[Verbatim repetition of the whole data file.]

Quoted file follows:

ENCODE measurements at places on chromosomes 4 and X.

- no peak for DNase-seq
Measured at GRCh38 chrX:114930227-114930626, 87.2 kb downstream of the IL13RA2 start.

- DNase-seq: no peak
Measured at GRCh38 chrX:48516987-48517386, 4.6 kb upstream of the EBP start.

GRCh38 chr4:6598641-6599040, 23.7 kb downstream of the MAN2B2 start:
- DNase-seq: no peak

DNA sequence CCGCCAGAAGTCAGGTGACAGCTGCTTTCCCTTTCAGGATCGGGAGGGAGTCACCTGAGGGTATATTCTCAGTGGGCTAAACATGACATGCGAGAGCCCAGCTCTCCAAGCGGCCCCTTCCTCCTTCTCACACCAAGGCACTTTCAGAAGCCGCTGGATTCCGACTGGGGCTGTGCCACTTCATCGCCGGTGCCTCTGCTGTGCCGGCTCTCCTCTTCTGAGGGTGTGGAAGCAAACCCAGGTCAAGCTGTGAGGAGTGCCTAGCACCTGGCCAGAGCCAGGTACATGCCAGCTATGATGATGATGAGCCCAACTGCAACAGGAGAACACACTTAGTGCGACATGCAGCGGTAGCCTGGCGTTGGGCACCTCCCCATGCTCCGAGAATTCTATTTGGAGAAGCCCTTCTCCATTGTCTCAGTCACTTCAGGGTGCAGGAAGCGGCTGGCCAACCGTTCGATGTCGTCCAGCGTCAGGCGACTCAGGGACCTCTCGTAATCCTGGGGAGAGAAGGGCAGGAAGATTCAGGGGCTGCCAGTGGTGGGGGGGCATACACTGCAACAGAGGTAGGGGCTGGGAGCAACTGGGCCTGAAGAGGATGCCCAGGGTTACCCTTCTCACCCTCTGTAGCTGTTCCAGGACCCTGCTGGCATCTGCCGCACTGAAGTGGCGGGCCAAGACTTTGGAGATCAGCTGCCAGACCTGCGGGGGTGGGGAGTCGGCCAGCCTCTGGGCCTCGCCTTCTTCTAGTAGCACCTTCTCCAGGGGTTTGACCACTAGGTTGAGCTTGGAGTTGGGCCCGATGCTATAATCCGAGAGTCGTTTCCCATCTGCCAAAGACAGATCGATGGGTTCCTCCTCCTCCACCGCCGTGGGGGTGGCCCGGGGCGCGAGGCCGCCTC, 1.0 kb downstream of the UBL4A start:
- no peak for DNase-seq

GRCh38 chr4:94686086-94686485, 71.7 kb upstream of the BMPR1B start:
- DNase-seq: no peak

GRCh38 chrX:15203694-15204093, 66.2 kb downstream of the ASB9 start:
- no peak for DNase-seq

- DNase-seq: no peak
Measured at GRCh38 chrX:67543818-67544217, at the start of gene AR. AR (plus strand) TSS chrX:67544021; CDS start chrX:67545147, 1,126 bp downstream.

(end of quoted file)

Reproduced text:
ENCODE measurements at places on chromosomes 4 and X.

- no peak for DNase-seq
Measured at GRCh38 chrX:114930227-114930626, 87.2 kb downstream of the IL13RA2 start.

- DNase-seq: no peak
Measured at GRCh38 chrX:48516987-48517386, 4.6 kb upstream of the EBP start.

GRCh38 chr4:6598641-6599040, 23.7 kb downstream of the MAN2B2 start:
- DNase-seq: no peak

DNA sequence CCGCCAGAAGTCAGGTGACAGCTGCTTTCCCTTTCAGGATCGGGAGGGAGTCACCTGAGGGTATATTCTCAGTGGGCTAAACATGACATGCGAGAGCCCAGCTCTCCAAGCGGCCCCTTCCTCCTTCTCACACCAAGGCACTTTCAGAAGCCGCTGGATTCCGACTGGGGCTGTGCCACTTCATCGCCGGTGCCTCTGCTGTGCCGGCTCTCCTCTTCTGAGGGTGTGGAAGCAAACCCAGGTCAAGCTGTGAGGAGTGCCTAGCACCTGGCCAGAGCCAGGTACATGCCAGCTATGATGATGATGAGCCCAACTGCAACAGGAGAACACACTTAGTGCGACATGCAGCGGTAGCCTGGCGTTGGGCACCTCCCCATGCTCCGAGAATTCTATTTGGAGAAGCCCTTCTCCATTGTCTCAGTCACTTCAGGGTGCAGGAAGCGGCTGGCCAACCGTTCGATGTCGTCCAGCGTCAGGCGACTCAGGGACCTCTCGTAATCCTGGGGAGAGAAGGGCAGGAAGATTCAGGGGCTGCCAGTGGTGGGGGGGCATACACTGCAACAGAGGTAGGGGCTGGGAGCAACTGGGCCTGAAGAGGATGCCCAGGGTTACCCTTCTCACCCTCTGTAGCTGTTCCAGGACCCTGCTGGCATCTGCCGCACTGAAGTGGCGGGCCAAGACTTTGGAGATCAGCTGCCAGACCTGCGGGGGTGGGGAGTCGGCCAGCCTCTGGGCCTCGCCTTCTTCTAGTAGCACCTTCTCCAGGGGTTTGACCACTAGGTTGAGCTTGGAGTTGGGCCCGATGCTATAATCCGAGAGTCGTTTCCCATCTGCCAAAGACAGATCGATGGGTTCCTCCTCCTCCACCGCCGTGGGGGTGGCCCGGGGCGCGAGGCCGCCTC, 1.0 kb downstream of the UBL4A start:
- no peak for DNase-seq

GRCh38 chr4:94686086-94686485, 71.7 kb upstream of the BMPR1B start:
- DNase-seq: no peak

GRCh38 chrX:15203694-15204093, 66.2 kb downstream of the ASB9 start:
- no peak for DNase-seq

- DNase-seq: no peak
Measured at GRCh38 chrX:67543818-67544217, at the start of gene AR. AR (plus strand) TSS chrX:67544021; CDS start chrX:67545147, 1,126 bp downstream.